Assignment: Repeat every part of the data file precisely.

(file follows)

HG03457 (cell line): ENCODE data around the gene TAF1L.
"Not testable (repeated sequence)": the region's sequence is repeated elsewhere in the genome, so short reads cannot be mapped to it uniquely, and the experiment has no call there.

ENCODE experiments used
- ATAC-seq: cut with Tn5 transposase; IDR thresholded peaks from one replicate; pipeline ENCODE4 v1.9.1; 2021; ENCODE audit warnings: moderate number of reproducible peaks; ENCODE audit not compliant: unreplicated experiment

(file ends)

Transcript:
HG03457 (cell line): ENCODE data around the gene TAF1L.
"Not testable (repeated sequence)": the region's sequence is repeated elsewhere in the genome, so short reads cannot be mapped to it uniquely, and the experiment has no call there.

ENCODE experiments used
- ATAC-seq: cut with Tn5 transposase; IDR thresholded peaks from one replicate; pipeline ENCODE4 v1.9.1; 2021; ENCODE audit warnings: moderate number of reproducible peaks; ENCODE audit not compliant: unreplicated experiment